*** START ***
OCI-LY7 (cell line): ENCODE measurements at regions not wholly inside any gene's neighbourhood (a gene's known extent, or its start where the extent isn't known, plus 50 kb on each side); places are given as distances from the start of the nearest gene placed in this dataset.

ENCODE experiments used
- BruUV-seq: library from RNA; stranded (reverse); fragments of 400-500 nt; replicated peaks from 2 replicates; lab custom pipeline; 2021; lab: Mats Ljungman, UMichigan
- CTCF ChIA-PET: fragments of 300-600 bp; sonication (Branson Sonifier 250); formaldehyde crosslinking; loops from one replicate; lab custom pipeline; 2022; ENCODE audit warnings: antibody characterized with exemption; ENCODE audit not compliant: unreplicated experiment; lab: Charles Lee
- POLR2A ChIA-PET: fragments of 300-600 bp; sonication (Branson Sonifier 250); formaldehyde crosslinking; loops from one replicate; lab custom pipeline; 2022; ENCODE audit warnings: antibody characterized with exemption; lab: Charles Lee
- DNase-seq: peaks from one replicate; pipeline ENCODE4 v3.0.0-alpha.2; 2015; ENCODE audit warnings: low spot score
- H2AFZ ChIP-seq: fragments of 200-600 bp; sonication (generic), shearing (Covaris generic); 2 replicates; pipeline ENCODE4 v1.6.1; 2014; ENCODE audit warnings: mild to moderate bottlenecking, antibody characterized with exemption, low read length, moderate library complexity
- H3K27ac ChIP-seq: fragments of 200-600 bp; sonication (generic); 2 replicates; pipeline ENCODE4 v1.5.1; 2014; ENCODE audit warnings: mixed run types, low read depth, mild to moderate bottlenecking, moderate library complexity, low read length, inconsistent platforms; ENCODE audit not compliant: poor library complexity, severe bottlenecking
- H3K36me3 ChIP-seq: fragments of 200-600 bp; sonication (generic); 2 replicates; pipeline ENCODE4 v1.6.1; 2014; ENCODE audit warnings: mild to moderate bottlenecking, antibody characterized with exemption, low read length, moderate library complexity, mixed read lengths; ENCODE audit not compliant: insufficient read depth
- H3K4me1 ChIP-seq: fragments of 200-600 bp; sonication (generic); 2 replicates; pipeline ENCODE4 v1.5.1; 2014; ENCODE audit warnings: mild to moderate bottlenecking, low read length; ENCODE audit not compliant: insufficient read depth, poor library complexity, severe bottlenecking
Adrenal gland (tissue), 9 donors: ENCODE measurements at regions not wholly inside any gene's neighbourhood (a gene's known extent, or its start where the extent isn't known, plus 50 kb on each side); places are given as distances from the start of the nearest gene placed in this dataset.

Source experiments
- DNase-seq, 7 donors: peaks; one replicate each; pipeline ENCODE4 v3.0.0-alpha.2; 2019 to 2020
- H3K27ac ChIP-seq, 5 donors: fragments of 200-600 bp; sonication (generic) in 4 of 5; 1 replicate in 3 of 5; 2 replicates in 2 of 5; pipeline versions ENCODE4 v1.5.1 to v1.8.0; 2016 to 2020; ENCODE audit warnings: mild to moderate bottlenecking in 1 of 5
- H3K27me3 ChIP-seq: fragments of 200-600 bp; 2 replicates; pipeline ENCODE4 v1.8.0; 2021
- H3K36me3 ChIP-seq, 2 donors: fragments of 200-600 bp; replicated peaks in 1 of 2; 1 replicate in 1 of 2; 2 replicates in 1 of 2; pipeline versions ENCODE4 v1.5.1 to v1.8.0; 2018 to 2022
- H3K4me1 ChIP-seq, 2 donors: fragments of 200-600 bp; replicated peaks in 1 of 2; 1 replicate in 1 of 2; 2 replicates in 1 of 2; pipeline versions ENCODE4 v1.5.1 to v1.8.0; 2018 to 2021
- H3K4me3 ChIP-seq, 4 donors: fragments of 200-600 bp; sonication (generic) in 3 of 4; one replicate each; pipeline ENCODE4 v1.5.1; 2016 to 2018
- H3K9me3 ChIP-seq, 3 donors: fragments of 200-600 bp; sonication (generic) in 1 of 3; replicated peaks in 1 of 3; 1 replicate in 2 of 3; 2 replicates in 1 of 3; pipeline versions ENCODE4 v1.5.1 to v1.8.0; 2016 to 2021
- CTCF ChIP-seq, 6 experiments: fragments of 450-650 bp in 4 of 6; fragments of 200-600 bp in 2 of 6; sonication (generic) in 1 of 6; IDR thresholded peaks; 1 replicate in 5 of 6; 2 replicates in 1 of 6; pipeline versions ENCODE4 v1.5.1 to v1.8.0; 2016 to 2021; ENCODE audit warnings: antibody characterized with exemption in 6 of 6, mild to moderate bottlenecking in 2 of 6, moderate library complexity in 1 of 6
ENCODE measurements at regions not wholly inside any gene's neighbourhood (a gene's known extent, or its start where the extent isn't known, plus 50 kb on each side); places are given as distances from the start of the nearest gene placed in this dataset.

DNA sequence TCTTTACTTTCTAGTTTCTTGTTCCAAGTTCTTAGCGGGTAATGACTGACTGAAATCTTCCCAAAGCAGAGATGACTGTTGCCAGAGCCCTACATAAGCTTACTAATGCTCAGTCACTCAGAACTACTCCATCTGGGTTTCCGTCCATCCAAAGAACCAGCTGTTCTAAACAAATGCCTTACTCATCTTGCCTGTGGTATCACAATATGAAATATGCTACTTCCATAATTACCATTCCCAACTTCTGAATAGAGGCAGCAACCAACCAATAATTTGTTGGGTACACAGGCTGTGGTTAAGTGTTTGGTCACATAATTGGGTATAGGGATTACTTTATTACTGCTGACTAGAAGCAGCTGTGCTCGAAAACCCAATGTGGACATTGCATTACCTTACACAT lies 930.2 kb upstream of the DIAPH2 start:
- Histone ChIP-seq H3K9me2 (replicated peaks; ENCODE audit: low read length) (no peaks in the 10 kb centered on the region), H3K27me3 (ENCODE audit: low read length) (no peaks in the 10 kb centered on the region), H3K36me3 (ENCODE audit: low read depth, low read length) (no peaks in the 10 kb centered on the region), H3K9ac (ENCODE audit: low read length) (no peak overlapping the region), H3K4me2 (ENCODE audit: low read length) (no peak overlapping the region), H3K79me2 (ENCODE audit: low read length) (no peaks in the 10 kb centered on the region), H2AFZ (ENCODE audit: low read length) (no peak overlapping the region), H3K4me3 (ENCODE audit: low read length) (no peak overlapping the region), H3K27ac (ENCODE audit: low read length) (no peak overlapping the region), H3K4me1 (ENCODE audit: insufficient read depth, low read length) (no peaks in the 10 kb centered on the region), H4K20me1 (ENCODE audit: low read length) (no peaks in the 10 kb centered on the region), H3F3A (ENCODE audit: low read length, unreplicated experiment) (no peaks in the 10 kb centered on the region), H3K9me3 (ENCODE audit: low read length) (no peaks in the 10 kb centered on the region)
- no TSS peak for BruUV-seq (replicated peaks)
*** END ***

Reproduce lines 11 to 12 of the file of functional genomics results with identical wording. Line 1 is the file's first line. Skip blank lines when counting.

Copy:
Adrenal gland (tissue), 9 donors: ENCODE measurements at regions not wholly inside any gene's neighbourhood (a gene's known extent, or its start where the extent isn't known, plus 50 kb on each side); places are given as distances from the start of the nearest gene placed in this dataset.

Source experiments